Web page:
Reviews

Cultish: The Language of Fanaticism, by Amanda Montell

sbrnprmr's review

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funny informative reflective

4.5

miekss's review

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informative reflective fast-paced

4.5


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carifairyreads's review

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informative medium-paced

4.0

soymiajane's review

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informative reflective medium-paced

3.75

valerbarrionuevo's review

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dark informative reflective fast-paced

4.25


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matx's review against another edition

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challenging informative inspiring lighthearted reflective medium-paced

4.0

snortingpages's review

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3.0

scientology cultfit and jonestown. hmm a weird combo but i still enjoyed reading it.

marisbest2's review

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4.0

This book says pretty much what you'd expect. Cults use language to push their message. MLMs are cults. Fitness groups can be cultish. Cults are complex.

The book goes back and forth and is interesting throughout but never really wows. Sometimes theres good personal anecdotes. Sometimes theres half baked anti-capitalist/anti-Protestantism arguments.

But overall worthwhile listen

robotswithpersonality's review

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hopeful informative
While I picked this up primarily for the focus on language, what really grabbed me was the effort the author went to to temper the black-and-white, moralizing interpretations and usage of words like cult and cult followers, detailing the dangers of those assumptions. While she starts with the most destructive and dangerous examples of cults and language used in such, over the book the author builds up evidence for the important distinction between the presence of cultish language and the oversimplification that it will always lead to dramatically negative outcomes. Alongside this are surprising conclusions from research on qualities more likely to leave one more susceptible to cult rhetoric, i.e. it's not whom you'd first assume.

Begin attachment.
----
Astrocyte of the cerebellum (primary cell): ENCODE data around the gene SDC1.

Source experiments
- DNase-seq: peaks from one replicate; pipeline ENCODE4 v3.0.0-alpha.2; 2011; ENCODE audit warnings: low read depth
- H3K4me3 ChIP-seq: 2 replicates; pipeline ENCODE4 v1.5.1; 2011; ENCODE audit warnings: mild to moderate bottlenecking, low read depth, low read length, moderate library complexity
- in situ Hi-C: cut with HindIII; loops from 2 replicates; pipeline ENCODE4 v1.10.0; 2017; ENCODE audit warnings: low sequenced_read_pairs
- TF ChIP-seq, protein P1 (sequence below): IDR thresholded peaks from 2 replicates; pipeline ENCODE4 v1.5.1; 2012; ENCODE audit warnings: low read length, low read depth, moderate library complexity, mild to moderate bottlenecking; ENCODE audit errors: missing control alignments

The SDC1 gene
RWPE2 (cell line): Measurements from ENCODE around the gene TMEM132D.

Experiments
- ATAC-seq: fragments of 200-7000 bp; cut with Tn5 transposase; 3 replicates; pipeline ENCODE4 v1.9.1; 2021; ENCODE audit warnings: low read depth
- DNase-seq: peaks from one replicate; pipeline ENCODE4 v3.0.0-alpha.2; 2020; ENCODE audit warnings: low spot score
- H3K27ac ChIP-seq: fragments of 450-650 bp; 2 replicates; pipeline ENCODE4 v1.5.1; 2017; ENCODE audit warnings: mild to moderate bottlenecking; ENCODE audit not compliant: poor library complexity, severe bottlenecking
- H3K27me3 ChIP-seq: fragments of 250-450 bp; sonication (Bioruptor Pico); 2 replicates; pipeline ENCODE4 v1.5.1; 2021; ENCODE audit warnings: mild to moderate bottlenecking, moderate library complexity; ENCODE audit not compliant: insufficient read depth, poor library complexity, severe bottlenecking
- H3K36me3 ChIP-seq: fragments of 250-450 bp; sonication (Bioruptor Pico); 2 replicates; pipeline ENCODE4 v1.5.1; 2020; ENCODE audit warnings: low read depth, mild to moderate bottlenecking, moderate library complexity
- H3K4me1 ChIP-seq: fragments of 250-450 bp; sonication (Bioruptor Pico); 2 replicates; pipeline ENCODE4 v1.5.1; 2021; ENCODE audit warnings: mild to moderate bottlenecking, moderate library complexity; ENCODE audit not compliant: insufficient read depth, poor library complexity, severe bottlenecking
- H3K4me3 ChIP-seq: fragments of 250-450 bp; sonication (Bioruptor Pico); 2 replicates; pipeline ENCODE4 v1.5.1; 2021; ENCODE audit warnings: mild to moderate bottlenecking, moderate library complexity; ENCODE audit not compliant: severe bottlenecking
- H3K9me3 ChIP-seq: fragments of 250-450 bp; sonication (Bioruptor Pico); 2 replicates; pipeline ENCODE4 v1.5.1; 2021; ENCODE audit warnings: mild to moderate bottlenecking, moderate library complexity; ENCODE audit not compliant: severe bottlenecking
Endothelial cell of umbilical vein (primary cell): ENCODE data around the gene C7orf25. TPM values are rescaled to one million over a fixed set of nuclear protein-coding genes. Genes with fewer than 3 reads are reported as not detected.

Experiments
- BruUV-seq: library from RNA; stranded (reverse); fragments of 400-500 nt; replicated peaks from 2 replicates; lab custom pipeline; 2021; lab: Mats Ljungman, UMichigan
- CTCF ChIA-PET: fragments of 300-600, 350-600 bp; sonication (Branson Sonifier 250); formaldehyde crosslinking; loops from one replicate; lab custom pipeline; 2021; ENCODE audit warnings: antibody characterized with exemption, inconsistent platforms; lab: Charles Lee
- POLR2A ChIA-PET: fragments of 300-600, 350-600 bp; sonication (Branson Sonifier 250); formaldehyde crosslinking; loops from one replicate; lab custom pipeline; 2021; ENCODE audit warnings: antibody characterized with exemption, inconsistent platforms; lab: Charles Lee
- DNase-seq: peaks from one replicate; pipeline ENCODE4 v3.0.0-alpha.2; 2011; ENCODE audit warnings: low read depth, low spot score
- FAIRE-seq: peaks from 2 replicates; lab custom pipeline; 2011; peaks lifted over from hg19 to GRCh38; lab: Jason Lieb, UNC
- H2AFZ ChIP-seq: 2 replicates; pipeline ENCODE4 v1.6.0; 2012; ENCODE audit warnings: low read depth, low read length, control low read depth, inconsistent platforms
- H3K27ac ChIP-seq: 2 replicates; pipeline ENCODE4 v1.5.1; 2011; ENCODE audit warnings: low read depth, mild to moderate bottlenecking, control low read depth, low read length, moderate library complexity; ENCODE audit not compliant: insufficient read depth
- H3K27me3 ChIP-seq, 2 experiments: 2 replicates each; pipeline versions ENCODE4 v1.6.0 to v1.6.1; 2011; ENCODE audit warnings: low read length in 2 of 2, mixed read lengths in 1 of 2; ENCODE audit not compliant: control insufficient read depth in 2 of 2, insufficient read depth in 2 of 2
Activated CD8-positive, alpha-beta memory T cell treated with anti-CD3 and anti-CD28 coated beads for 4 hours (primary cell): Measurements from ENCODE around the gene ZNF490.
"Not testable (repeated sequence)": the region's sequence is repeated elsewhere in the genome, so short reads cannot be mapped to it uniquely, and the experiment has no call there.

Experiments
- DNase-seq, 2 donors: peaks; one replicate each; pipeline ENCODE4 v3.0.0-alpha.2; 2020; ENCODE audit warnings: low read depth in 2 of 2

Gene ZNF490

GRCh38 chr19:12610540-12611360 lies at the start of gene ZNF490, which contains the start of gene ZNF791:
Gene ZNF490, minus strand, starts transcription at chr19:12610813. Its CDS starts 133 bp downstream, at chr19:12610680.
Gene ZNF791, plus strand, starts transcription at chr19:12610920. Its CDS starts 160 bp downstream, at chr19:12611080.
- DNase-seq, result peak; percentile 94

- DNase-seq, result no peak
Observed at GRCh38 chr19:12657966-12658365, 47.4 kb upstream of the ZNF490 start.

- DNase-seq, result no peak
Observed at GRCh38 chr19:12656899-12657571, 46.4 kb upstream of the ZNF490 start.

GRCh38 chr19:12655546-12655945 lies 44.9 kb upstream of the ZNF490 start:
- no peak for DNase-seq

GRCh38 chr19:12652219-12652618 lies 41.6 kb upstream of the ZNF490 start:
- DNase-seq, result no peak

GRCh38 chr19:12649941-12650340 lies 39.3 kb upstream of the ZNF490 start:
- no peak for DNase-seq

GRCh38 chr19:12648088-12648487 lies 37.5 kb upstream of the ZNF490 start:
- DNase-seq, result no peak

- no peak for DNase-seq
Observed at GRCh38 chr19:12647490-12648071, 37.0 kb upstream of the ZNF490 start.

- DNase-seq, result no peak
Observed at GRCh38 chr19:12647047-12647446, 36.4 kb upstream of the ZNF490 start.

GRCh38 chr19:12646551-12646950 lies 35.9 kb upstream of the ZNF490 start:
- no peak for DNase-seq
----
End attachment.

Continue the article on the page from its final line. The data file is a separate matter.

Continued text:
Impressively smooth reading experience, just enough history on whichever cult or cultural phenomenon is the basis to provide context for the linguistic analysis being discussed.
It's helpful to see multiple exemplars of the similarities in how use of language seduces, isolates, converts, coerces, and stops questioning in the toxic and dangerous types of cult, even when the code words per cult are different, it reinforces and clarifies for the reader the 🚩 difference between a relatively benign sales pitch or spiritual practice and something darker, feeding someone else's power, wealth and ambition. 
What stood out most here is what I already loathed as the diet culture trump card:  The insistence that if you're not gaining the promised result it's your fault, not a failure of the cult/lifestyle movement/fitness plan/nutrition regimen. AKA total responsibility-dodging BS that points out how completely fake their whole system is. 
The latter section feels particularly relevant, addressing cult language in the 21st century, online in social media. 
This book has since spawned a podcast called Sounds Like a Cult, and I can't wait to dive in. 
I will also definitely be picking up Montell's other book, Word Slut: A Feminist Guide to Taking Back the English Language.
⚠️Suicide, abuse, SA

liliflynn's review against another edition

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informative lighthearted reflective medium-paced

4.0

This was a great introduction into cults, the ‘cultish’, and how language is used to manipulate and persuade. 

I really loved how kindly Montell wrote about people who joined cults, and how throughout the book it felt like I was being continually reminded that they are people seeking community and often hope for a better life because the real world sucks!! 

I also really enjoyed the discussion about how we take words and often water down the meaning of them because of overuse — e.g. Cult… 

I think the book could’ve been set out differently — I did not enjoy the “(I’ll get to that in Part 6)” whilst being in Part 1… There was a lot of back and forth which I think could’ve been removed by changing how the different sections were categorised. 

Overall, it was easy to digest with a lot of content to think about :)